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If Adobe has wanted to build and retain a solid customer base for their new software developments, it has done everything wrong. Exorbitant prices, incessant pressure to use subscription-based software. And now, I find that Adobe has failed to provide a functional way for users of older versions of, say, Photoshop (CS2, CS3 era) to activate their legitimate, bought-and-paid-for software. Adobe has repeatedly thumbed its corporate nose at millions of once-loyal Adobe fans.
I just purchased a legitimate copy of Photoshop CS3, which turned out to be an upgrade version. So I purchased a full version of Adobe Creative Suite 2 to provide the necessary serial number. After trying to activate this version, I learn that Adobe has decommissioned their "aging activation servers" for CS2 and CS3. Hey Adobe, that's terrible loyalty to your customer base! Update your "aging servers"! Update your support software. That's what IT people do.
In my opinion, when Adobe decided to change the activation method to require online activation, it took on a duty to maintain the availability of the systems necessary to keep this activation method available.
After spending money on legitimate software that I find cannot be used because of Adobe's failure to provide a way for me to activate that software, I have given up on Adobe. I will do whatever I can to help my company avoid the use of, or need to purchase, any Adobe software, including Acrobat, one of the most overpriced bits of business software on the market.
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Playing devil's advocate here, perhaps Adobe don't consider people who are still running software they released 14 years ago among their "loyal customers". I do agree that turning off these servers then removing any replacement was reprehensible.
See my response below with regard to "loyal customers."
Since activation servers are essential to using their software, keeping activation servers running (cheaper than keeping live phone staff on the payroll) or substituting a functioning automatic phone activation sytem (Microsoft does this for Windows reinstalls) would go a long way to making Adobe a more customer friendly company.
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I can't imagine how you could have "just purchased" a legitimate version of CS2 or CS3, since neither Adobe nor its official resellers have sold either in more than a decade. More than likely, someone sold you a pirated version or something with malware embedded.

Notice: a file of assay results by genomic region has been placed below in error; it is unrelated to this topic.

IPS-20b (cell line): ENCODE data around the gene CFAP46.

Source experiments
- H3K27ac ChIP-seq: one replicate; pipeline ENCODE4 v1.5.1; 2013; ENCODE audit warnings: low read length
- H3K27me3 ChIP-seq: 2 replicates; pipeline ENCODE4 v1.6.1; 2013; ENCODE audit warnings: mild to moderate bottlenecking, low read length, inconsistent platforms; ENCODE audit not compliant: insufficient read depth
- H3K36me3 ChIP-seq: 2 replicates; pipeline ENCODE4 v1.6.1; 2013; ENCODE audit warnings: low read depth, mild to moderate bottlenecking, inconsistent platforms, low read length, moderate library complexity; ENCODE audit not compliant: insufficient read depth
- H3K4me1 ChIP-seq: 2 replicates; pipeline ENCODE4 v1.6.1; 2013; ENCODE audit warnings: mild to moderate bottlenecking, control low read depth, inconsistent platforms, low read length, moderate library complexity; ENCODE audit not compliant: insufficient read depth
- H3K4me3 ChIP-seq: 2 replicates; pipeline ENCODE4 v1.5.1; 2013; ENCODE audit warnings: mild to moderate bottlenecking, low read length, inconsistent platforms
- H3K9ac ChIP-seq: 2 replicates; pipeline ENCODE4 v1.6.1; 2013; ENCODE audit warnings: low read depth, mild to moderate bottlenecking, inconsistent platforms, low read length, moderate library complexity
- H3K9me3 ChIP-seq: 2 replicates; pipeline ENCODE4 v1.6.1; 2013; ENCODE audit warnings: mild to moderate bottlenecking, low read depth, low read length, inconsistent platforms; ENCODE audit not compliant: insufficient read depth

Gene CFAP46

The activation servers for CS1-CS3 were turned off more than a year ago. Adobe kept them running as long as they could, but no company will continue to pour resources into maintaining products they've retired, especially when they're getting no money from doing so. It's like asking Microsoft to continue providing upgrades and patches to Windows 3.1 (and that's assuming you could get it to run on modern hardware).
Not every piece of software resold is "pirated". Often when people purchase newer versions to stay on Adobe's train, they resell their earlier versions. If the activation servers were still activatin', there would be no problem. No problem at all.
As a corporate IT person, I've purchased a lot of software, while also trying to keep those expenses down. I happen to own more current versions as well of Creative $uite and Acrobat. I love the CS software for what it does. I also need to stay in budget, so some simpler processes (eg. making employee photo IDs) don't need to be done using the latest software. That's where using older versions helps keep costs down by not having to buy multiple licenses.
Bottom line: Adobe could afford to keep activation servers running if they valued their customer service reputation across all user generations.
I didn't know you had bought secondhand software. In most cases we hear about here, it's software that is purportedly new but actually isn't, or was bought grey-market.
For secondhand software you would also need to transfer the license in order to use it legally. Since Adobe is no longer supporting 14-year-old software, you wouldn't have been able to do that. The seller certainly should have made you aware of this before selling it to you.
While I agree with you that it sucks that Adobe is no longer providing activation services for their old software, I don't necessarily agree that it is poor customer service that it doesn't. Your mileage (and mine) obviously varies.